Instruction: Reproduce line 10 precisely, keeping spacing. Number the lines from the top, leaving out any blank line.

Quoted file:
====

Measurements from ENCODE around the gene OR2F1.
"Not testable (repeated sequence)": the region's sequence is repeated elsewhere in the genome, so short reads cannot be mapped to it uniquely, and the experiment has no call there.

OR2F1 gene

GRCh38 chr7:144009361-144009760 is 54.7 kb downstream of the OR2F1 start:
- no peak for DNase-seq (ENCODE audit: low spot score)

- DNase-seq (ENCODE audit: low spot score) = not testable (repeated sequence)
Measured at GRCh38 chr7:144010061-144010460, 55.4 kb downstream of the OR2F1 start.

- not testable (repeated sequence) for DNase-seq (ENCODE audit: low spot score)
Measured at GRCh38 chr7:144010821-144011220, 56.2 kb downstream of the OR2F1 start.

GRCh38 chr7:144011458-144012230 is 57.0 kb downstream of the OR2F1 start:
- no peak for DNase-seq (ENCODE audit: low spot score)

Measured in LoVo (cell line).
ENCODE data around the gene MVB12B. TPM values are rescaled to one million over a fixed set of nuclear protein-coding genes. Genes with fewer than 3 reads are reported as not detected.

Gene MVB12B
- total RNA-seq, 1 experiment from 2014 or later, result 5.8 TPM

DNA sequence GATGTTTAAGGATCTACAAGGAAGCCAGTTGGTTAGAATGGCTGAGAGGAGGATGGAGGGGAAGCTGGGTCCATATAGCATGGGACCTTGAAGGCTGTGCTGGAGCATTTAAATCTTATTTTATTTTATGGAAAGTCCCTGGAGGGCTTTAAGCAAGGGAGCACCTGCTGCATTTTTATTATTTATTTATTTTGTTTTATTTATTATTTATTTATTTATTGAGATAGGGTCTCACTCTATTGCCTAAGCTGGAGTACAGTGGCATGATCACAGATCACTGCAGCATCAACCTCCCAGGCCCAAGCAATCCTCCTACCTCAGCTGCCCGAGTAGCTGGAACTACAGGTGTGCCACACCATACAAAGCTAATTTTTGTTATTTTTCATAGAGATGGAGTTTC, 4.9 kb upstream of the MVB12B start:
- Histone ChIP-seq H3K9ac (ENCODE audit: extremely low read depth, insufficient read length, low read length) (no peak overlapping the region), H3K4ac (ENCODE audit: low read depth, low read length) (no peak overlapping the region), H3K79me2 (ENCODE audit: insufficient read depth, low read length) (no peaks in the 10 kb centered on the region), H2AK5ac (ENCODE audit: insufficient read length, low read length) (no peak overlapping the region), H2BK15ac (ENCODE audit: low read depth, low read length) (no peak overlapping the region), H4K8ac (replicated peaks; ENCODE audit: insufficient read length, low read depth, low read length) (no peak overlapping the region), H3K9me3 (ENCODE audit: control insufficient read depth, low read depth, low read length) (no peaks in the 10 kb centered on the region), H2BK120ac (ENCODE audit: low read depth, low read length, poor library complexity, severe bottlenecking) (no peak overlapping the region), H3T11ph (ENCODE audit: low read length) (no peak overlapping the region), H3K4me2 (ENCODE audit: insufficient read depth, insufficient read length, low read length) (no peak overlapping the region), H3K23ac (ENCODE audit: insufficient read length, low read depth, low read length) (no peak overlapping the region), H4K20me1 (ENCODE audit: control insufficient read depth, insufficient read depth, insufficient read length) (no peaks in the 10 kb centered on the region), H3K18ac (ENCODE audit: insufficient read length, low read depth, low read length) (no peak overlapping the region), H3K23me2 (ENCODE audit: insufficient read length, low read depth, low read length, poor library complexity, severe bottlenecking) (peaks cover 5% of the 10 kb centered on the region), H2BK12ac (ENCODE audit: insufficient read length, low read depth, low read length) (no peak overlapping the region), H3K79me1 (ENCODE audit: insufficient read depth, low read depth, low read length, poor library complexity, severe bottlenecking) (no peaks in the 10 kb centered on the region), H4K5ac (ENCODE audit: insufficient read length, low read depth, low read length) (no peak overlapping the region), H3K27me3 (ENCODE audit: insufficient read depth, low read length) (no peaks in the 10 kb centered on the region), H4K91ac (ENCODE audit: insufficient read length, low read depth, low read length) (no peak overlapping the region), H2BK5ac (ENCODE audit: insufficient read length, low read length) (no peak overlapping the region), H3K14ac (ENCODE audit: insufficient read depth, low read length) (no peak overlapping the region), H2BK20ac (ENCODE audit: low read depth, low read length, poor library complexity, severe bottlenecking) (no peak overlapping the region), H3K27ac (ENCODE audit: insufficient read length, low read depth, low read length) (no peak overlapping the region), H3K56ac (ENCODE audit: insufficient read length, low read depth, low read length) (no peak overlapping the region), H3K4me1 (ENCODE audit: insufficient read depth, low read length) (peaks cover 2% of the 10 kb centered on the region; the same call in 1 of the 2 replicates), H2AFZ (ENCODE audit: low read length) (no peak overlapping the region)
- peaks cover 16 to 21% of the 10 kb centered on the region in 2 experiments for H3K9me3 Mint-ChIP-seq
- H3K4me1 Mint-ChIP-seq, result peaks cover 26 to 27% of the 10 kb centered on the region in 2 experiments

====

GRCh38 chr7:144011458-144012230 is 57.0 kb downstream of the OR2F1 start: